Fear and suspicion



Every day at noon I would walk around the corner from school and meet my mother and the crossing guard.  I was a “home luncher” rather than a “carrier” or a “buyer” meaning I  got to leave school and spend some time just me and my mom.  I am the youngest of five children, the only girl.  I loved lunchtime.

One day I was on my walk home for lunch and a van pulled up in front of me.  A tall man with reddish brown hair and a mustache started walking toward me.  He was saying something that I couldn’t understand, not because it wasn’t English but because I was terrified.  I knew there was something wrong with a stranger getting out of a van walking toward an eight year old girl and trying to talk to her.  I ran to the corner to where my mom and the crossing guard were waiting.  As I did, the van peeled around the corner fast.  I relayed the story to my mom with tears streaming.   I was out of immediate danger but felt fear after that when I would walk home.

I have often thought about that day and wondered, was the man talking to me at all? Was he really some kind of a creep?  The school is very close to several highway on ramps and it would have been easy for him to jump on a highway and be long gone before anyone knew.  Maybe he was there to meet his girlfriend and he was talking to himself in anger that she wasn’t there and didn’t have any bad intentions at all toward me.  I will never know what may or may not have been the reason that this situation imprinted itself on me.  Something about it made it different that the thousands of other contacts with people that quickly vanished from my memory.  Perhaps it is just a healthy fear of  strangers, especially those in windowless vans.  Kids have been taken.

About four years after the van incident a girl who lived a few blocks from me went missing.  I knew her but not well.  We were on softball together one season and she was a year older.  She had glasses and short straight blonde hair.   She had a paper route which was a big deal.  That was one of the few jobs a kid could get.  All of my brothers had paper routes and I helped them and wanted to take on a route when I was 13.  But that was never to be.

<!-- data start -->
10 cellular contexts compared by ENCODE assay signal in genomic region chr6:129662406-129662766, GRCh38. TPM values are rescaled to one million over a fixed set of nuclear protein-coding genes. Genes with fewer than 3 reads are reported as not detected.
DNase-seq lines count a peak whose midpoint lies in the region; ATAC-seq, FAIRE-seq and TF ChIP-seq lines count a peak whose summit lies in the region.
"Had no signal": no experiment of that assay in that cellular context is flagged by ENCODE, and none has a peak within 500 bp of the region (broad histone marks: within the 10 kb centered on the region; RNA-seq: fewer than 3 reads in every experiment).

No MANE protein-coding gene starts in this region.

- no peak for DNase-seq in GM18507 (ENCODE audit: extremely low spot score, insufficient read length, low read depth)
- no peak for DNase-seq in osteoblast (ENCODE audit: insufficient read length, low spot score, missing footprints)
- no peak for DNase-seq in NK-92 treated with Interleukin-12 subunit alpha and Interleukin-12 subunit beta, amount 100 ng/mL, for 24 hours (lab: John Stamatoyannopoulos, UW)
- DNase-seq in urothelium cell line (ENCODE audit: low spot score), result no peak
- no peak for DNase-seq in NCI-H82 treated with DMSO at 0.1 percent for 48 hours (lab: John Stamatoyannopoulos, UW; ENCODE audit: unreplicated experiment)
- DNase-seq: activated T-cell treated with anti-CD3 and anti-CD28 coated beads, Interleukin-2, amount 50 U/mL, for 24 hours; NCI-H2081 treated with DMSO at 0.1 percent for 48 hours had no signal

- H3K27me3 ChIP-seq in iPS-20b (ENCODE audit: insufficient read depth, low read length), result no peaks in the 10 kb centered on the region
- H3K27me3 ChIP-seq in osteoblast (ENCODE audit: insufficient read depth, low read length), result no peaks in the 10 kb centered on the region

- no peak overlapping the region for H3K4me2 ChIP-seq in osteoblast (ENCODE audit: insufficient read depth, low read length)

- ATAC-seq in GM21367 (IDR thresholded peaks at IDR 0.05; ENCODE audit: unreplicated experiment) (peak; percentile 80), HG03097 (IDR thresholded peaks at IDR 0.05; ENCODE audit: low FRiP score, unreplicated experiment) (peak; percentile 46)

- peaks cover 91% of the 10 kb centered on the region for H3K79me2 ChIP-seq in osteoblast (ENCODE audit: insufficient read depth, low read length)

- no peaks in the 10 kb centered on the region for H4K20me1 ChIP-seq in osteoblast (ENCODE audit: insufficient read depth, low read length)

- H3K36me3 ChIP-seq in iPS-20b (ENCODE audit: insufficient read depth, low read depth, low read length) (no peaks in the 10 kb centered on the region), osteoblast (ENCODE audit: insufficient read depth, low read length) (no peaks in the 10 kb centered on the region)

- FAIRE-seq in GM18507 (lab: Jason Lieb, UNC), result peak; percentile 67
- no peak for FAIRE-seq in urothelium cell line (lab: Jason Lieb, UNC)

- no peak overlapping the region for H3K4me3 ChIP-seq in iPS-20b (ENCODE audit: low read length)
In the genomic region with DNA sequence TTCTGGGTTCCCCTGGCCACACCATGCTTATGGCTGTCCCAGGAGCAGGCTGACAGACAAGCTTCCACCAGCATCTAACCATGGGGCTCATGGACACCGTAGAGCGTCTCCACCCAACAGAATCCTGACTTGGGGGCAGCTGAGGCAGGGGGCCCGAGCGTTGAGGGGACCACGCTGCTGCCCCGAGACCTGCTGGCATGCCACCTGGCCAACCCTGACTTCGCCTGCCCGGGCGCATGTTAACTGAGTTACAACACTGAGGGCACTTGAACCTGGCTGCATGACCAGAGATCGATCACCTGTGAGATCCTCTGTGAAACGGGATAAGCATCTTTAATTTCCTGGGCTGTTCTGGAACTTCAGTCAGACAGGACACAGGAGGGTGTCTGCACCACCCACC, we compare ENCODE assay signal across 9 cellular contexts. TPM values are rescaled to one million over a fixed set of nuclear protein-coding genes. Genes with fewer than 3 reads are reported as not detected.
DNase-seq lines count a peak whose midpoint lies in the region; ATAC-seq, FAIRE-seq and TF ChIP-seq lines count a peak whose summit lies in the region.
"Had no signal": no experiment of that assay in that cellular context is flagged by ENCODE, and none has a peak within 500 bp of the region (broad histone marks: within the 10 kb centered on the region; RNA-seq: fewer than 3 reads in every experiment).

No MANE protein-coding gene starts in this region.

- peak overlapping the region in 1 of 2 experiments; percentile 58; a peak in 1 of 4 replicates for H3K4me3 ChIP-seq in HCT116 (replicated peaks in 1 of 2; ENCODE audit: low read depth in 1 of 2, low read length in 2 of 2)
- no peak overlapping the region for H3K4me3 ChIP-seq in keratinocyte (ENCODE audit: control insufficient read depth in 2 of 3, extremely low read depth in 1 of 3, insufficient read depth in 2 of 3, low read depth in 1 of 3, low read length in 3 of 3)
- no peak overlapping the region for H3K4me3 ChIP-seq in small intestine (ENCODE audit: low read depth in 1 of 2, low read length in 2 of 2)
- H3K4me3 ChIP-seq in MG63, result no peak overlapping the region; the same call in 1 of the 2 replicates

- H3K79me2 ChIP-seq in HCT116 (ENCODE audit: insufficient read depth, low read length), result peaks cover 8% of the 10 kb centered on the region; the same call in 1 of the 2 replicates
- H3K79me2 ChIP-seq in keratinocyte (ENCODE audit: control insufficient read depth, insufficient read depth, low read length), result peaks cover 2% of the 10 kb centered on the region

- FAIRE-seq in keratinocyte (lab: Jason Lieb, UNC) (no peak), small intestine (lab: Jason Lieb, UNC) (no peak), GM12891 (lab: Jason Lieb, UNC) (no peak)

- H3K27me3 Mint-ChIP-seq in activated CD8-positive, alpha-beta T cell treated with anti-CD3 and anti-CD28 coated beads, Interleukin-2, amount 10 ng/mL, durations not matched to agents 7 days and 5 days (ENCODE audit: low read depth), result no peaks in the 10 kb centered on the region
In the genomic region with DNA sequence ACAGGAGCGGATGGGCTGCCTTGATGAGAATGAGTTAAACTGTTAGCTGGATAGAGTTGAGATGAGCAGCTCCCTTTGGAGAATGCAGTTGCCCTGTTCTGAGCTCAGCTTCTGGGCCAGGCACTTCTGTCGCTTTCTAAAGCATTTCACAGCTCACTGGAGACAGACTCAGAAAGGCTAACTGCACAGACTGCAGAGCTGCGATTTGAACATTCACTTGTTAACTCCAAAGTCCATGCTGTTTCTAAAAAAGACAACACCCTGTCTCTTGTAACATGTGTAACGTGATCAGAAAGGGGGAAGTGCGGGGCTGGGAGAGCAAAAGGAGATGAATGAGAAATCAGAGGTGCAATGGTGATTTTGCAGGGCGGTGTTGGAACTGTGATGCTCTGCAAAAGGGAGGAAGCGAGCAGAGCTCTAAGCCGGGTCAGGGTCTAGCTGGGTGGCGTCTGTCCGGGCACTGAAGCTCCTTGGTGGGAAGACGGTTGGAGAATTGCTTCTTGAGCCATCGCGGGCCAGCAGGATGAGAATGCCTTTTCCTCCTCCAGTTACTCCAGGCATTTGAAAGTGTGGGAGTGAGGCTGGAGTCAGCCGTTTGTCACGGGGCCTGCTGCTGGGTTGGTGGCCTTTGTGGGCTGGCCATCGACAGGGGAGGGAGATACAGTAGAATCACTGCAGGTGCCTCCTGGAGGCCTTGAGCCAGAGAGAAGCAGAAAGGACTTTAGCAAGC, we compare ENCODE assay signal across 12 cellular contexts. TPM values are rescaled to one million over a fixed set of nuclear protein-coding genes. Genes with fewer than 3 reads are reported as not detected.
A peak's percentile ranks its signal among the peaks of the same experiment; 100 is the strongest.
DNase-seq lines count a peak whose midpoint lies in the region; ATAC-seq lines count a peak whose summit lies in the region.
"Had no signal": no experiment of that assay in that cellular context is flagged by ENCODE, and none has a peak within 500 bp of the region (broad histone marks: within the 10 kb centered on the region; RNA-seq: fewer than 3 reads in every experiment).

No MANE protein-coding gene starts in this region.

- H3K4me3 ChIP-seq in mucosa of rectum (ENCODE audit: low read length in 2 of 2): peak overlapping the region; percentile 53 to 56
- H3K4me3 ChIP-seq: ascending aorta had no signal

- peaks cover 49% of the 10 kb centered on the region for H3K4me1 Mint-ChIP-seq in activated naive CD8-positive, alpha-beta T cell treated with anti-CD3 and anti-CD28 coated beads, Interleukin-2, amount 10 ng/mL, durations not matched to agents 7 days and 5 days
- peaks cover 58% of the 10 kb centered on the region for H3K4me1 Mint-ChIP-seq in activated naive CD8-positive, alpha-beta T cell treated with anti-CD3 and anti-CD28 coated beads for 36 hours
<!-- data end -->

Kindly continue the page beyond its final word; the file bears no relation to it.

Writing this is emotional, I have tears in my eyes and a lump in my throat.  I didn’t have the language for it then but now I would say it was surreal, terrifying.  Where was she and why didn’t she come home?  There were 7 blocks between her house and her paper route.  It felt like she would have to turn up, like it was all a mistake.  Being a kid there is a naive sense of hope that kept me focused on her being okay, but also the sense that something was wrong.  All the parents were visibly shaken and when the adults are worried the kids feel it.  Deep down we all knew this wasn’t going to be okay.

They found her.  She was dead. My friends mother explained a little bit of the news story because we didn’t understand what had happened.  Looking back, I wish she hadn’t.  I didn’t need to know how ugly the human mind can be and how a depraved man can steal a beautiful child from this world.  I had nightmares for a long time after that and my seemingly safe little working-class neighborhood suddenly felt like a danger zone.  In my dreams, when I saw her it was either as a scary ghostly floating vision or as one of the kids at school as if nothing had happened.

There was no paper route for me or any other girls in my neighborhood after that.  In gym class we started a pretty aggressive chapter on self-defense.  I remember being scared.  We were learning how to put a man’s nose through his brain or groin kick him to do damage.  I didn’t feel empowered to take out a bad man, I just felt like the bad men could be anywhere and they wanted to get little girls.

As I grew up and the initial fear of being taken began to fade, I started to read books about criminals.  I had this idea that if I understood how they thought and worked then I could spot one and I would be safer for it.  I had a conversation with a friend who was police officer for years and I got some serious wisdom from him.  There is nothing different about these people.  There is no key to it all that will illuminate why someone will wake up today and do something that most of us would never do.  They just make these choices.  That is so sensible and yet also difficult to accept.

The normal quiet man in the blue house with the nice lawn could be a killer, trust your instincts and suspicions.

via Daily Prompt: Suspiciouscreeper

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